Our family would take regular road trips to visit relatives in the “low country” of South Carolina just past the Francis Marion National Forest. I was just a young kid back then, but I remember hearing the “n-word” whispered from the mouths of older white folks at the Piggly Wiggly supermarket. The word seemed more shocking when it rolled effortlessly off the tongue of a church-going white Southern belle. Regardless of who said that word, the tone was always horrifyingly the same: Vulgar, condescending and hate fueled. Even as a child, I remember my breath being taken away by the venom and malice with which the word was applied: “Those (n-word) are ruining the town.” …. “I hate those (n-word) that moved in next door.” … “There was a (n-word) talking to me at the grocery store.” Segregation may have ended but the social circles remained unchanged as whites and blacks largely ate, shopped and worshipped at different places. Black BBQ joints and white BBQ joints. I vividly remember hearing several adults telling the story of a church splitting because a black family asked to join the church.
The recent riots in Ferguson, Missouri remind me that America hasn’t really progressed much over my lifetime in terms of racial reconciliation. If we need any evidence that we’re still largely segregated as a society, we need to look no further at our local churches. On March 31, 1968, Martin Luther King, jr. famously preached at the National Cathedral that “we must face the sad fact that at eleven o’clock on Sunday morning when we stand to sing ‘In Christ there is no East or West,’ we stand in the most segregated hour of America.” Nearly 50 years later, our churches are no less segregated than during the civil rights movement. According to the 2000 book Divided by Faith: Evangelical Religion and the Problem of Race in America, researcher Michael Emerson and Christian Smith determined that “ninety percent of all American churches are 90 percent racially homogenous.”
The segregation in our Christian worship is often tied to a dark denominational history. The dirty open secret of the Southern Baptist Convention (my denomination) is that its formation was largely based on a pro-slavery position in the 1840s. The SBC also held a pro-segregation position and opposed the civil rights movement in the 1950s. The first steps of racial reconciliation amidst the SBC were only recently taken in 1995 when the SBC formally renounced slavery and segregation. Only 150 years too late. The Southern Baptist hope (including mine) is that the election of Rev. Fred Luter, Jr. as the first black SBC president represents a historic turnaround from its segregationist past. Nonetheless, a 2002 report of the SBC North American Mission Board determined that the typical Southern Baptist worshipper overwhelmingly remains a middle class white person. For all of the discussion of racial reconciliation in our denomination, our Southern Baptist churches are only 4% black. The same 2002 NAMB report takes the train to obvious town when it matter-of-factly states that “Southern Baptists are less diverse than worshipers as a whole and less diverse than the U.S. population.”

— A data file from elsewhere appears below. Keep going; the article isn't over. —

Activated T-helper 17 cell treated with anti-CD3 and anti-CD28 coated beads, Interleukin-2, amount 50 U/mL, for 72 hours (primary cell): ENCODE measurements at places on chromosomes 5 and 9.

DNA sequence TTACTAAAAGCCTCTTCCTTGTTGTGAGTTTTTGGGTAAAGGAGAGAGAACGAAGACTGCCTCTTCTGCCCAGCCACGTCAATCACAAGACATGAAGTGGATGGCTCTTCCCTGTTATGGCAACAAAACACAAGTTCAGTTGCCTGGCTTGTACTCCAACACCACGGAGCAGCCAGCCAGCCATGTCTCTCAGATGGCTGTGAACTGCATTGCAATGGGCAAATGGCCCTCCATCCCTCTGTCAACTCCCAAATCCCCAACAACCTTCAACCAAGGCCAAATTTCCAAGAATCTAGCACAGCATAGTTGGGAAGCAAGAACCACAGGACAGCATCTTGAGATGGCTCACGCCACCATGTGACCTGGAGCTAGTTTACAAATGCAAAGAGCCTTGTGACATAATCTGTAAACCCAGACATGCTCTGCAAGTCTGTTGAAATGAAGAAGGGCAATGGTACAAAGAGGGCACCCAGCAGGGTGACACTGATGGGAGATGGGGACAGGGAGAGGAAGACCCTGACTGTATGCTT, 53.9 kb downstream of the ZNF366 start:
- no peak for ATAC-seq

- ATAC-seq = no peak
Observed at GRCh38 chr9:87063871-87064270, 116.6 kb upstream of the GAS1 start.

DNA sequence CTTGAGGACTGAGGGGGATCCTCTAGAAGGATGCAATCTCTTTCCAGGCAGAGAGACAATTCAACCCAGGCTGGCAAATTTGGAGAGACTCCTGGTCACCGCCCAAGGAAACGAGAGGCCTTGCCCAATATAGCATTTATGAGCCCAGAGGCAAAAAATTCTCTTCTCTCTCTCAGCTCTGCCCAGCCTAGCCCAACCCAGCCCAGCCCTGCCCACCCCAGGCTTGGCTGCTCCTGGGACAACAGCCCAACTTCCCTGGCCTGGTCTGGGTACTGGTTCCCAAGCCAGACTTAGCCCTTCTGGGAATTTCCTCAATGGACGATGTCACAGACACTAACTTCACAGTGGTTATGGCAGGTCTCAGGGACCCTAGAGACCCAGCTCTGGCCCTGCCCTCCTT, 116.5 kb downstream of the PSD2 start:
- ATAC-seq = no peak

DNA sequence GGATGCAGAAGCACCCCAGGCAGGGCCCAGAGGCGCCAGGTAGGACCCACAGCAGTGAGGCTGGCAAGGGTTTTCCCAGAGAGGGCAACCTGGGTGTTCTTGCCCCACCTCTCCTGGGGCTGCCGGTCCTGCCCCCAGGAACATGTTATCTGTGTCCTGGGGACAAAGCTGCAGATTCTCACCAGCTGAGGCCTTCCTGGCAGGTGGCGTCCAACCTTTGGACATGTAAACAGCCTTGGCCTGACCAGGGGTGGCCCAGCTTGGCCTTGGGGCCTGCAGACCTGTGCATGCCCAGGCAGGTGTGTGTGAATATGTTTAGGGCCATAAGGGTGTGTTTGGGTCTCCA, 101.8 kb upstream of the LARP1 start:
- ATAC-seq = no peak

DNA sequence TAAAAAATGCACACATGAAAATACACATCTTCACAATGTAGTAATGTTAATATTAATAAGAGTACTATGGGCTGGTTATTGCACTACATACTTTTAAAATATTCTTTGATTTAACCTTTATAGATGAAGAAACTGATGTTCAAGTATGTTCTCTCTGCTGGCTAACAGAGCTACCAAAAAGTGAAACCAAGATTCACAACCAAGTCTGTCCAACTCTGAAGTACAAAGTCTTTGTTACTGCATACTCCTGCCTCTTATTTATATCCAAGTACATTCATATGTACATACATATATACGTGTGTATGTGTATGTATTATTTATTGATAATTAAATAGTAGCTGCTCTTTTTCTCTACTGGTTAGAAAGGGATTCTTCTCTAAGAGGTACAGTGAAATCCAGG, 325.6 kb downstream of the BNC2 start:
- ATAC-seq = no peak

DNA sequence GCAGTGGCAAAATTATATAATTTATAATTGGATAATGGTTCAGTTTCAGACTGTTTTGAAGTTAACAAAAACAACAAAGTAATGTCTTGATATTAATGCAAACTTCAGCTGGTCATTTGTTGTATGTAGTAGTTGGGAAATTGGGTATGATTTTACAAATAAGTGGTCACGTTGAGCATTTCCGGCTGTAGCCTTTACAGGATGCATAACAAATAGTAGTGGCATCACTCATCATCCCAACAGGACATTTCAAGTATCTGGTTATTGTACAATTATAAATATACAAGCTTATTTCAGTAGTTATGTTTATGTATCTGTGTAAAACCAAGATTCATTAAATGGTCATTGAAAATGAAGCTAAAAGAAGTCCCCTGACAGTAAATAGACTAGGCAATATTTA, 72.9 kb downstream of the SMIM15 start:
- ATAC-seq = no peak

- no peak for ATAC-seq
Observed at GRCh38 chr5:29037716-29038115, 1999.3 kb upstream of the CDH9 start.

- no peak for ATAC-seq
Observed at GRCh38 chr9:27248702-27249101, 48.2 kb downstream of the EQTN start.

Even worse, our churches die over issues of race. In Thom Rainer’s recent book on church death, Autopsy of a Deceased Church, the researchers determined that one of the principal reasons why churches die is “the church refused to look like the community.” As a pastor, I’ve heard this tale more times than I can count: A formerly suburban white church becomes surrounded by a racially diverse community and struggles to survive. When I lived in Fort Worth, TX, I served on staff of a church wrestling with this very issue. A church split served as the impetus for the church’s formation. The largely white church bought an empty field in the suburbs to erect a church building. Over time, the other empty fields around the church were filled with largely hispanic neighborhoods, middle schools and multi-lingual shopping centers. One by one, the older white founders of the church began to leave the church. After hitting rock bottom, the church began to make a turnaround by reaching out to the multi-racial middle class families surrounding the church. Unfortunately, the church ultimately died for a variety of reasons. This church is not an oddity … And the fact that churches are shuttering the doors and turning off the lights simply because the racial composition of the community changes is telling.